HMRC finds strong support for online Child Benefit claims – but ‘digital by default’ would cause problems for one in five users
Department publishes findings of study conducted ahead of planned digitisation initiative
Credit: Annabel P/Pixabay
HM Revenue and Customs has found that there is widespread support for its planned introduction of online Child Benefit claims – but research published by the department also revealed that a “digital-by-default” approach would cause problems for about more than a million claimants.
The tax agency – which plans to enable online claims by the end of 2023 – last year commissioned specialist firm IFF Research to survey 1,443 claimants about their current experiences and attitudes to digitisation and other possible future developments.
The newly published study found that 72% of claimants “found the idea of digitising Child Benefit appealing” – which represents a rise of nine percentage points since the previous comparable study, conducted in 2016. This includes 42% that said the prospect was “very appealing”. Some 14% said that the prospect is unappealing.
But the research, which HMRC said does not represent formal policy, also finds that “moving to a ‘digital by default’ position for Child Benefit claims – with all documentation online – would cause a problem” for 18% of the seven million-plus families that receive support. This equates to about 1.26 million claims.
A similar amount of respondents – 19% – said that they would likely need additional support to use a digital service. This figures rises to 43% for claimants whose first language is not English.
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For digitally confident Child Benefit recipients, HMRC found that the majority “were willing to manage all aspects of a claim online”.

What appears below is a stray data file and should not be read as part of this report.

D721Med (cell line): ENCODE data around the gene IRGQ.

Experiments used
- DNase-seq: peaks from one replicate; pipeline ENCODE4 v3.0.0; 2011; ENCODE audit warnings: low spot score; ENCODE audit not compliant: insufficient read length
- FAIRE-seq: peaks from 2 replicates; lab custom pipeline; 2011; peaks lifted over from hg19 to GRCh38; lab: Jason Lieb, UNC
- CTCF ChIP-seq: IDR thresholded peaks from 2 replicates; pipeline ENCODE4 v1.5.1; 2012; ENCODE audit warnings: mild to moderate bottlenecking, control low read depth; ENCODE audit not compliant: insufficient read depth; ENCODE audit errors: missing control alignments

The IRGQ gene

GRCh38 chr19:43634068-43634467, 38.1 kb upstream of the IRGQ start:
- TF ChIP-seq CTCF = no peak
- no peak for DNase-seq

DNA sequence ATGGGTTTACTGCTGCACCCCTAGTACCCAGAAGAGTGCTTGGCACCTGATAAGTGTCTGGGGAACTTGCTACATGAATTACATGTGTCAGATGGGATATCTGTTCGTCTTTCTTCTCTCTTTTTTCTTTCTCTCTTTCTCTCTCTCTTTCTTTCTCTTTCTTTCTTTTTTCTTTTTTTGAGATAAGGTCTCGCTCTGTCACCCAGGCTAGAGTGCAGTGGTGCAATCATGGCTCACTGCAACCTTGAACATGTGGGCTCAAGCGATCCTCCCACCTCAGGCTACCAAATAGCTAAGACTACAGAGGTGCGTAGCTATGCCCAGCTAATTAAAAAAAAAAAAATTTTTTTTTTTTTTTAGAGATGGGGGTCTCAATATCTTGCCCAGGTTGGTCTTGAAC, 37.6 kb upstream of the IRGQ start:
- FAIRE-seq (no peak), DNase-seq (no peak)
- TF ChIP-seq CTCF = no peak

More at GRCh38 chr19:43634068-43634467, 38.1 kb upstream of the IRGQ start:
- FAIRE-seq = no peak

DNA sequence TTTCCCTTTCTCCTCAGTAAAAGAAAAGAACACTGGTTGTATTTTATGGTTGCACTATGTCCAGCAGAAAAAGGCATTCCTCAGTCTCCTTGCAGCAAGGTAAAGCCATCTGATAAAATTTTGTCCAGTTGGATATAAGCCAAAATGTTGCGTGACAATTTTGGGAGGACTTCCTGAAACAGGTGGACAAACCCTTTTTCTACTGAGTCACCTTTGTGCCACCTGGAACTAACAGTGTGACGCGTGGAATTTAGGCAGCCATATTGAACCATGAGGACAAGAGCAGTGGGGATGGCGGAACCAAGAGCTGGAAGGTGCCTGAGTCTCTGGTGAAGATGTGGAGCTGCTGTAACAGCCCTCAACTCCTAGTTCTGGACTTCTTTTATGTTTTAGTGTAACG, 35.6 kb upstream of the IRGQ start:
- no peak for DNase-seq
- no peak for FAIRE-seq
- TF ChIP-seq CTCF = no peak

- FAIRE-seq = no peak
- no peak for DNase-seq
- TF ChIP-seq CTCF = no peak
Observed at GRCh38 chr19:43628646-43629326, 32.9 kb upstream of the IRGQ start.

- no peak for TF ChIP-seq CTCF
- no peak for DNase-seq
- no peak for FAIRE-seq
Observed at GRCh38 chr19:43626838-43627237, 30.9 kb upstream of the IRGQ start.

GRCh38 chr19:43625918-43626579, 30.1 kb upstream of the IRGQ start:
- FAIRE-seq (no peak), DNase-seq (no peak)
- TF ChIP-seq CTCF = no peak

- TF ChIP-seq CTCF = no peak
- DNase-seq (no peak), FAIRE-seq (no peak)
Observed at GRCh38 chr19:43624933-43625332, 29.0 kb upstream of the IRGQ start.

The report said that the proposed digital service described to research participants “would be available 24/7, with new applications, changes of details, queries, and any other communications with HMRC conducted via the internet as standard”.
Before moving to such a service, respondents indicated that HMRC ought to conduct a comprehensive campaign to raise awareness.
“Generally, claimants felt it would be essential to receive information about most aspects of the digital service, including what to do if you’re having problems accessing the new service, how to login to the service, and how to notify HMRC of any changes in your circumstances,” the report said.
The study – which reported a current satisfaction rate with Child Benefit claims of 92%, compared with 96% in 2016 – concluded with various important considerations for HMRC to bear in mind while developing any digital service.
This includes the importance of “ensuring access to non-digital routes and support services”, especially for those with limited digital capability or English language skills.
The tax agency is also advised that “security certifications need to be clearly marked and easily recognised to alleviate concerns” about the security of digital channels when compared with paper processes.
“Provision of easy-to-access and comprehensive support will be key to a successful digital service, while provision of non-digital support would be essential for vulnerable groups. However, in order to not undermine a digital service, and to limit reliance on more resource-heavy channels such as helplines, support needs to be comprehensive and reasons for using helplines clearly signposted,” the report added. “Claimants were most likely to access the internet on their smartphone, with lower income families less likely to have access to other devices. A digital Child Benefit service needs to be optimised for mobile.”
Late last year, HMRC introduced the ability for claimants to view or update existing information on Child Benefit claims online or via the department’s app.
“In December 2022, we gave Child benefit claimants the ability to view their claim details and proof of entitlement for Child Benefit online,” the department said in a recent customer-service performance update. “In 2023, we plan to follow that with the introduction of a new digital claim service.”
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